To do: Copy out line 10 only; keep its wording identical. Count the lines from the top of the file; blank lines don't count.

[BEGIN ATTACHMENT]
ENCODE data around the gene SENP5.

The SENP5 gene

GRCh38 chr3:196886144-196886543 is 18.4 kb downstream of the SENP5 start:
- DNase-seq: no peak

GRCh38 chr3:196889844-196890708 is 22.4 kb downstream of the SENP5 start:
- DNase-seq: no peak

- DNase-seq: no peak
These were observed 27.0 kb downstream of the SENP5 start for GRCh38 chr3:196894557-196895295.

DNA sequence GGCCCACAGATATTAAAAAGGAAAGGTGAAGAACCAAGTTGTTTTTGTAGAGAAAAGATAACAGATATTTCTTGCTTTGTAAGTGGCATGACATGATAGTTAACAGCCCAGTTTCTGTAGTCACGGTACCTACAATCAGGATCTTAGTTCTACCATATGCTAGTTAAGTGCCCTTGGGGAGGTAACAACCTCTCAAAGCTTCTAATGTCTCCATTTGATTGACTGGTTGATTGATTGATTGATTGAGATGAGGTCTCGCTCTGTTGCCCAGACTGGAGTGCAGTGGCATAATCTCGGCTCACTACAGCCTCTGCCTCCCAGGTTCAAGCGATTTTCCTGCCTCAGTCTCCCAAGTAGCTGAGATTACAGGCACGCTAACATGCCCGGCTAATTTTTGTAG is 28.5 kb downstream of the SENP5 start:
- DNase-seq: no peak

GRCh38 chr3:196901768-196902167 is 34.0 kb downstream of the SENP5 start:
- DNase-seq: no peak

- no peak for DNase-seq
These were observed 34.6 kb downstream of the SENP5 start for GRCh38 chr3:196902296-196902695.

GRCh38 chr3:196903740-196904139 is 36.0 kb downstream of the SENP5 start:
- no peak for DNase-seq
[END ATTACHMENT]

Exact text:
- DNase-seq: no peak